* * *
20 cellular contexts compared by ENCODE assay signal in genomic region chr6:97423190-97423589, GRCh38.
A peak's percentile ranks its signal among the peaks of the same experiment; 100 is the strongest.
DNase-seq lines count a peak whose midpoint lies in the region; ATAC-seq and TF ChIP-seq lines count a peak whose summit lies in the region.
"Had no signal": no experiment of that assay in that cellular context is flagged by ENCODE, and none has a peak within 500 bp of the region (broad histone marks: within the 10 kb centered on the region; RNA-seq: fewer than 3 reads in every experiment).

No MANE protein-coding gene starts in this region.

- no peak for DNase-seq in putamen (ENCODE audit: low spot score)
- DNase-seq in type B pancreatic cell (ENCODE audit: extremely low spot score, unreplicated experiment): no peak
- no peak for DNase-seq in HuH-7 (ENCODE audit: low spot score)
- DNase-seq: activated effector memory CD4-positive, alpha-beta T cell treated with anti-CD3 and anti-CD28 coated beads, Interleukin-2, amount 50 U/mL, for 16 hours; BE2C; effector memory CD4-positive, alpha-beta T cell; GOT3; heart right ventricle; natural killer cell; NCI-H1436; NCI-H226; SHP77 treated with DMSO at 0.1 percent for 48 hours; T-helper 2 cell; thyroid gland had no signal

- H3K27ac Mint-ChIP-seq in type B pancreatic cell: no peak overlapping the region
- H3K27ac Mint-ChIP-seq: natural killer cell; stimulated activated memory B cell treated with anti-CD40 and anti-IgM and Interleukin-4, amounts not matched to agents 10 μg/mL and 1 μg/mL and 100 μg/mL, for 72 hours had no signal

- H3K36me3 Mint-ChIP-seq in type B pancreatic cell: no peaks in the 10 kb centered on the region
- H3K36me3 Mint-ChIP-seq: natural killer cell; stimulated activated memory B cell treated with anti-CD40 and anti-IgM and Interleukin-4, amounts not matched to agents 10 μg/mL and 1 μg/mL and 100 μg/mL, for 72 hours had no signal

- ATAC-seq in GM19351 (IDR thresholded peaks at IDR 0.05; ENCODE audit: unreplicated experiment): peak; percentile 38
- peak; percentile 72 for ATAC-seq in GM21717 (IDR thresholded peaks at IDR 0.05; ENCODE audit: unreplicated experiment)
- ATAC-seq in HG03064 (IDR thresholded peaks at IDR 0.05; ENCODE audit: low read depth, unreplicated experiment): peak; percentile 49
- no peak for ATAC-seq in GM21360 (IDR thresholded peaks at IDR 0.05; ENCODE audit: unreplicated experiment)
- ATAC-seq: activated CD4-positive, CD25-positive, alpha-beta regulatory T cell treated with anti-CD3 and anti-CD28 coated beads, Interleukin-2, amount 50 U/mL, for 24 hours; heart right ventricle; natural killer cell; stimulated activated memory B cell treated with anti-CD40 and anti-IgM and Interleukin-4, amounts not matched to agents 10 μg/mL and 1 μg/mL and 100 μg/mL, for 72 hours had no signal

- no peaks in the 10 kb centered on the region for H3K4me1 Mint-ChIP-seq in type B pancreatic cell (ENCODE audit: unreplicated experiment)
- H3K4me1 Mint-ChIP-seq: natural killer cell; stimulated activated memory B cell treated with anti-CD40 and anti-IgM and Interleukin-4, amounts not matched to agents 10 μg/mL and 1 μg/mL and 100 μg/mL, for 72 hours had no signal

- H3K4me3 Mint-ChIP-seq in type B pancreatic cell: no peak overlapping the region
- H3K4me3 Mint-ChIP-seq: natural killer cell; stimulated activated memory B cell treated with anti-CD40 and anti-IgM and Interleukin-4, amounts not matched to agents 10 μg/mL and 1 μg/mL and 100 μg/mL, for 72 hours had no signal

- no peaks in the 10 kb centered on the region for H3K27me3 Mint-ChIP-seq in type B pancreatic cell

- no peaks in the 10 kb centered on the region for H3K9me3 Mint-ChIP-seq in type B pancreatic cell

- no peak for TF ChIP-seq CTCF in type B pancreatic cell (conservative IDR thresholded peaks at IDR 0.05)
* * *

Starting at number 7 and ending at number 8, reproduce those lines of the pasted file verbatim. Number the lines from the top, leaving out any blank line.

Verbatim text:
- DNase-seq in type B pancreatic cell (ENCODE audit: extremely low spot score, unreplicated experiment): no peak
- no peak for DNase-seq in HuH-7 (ENCODE audit: low spot score)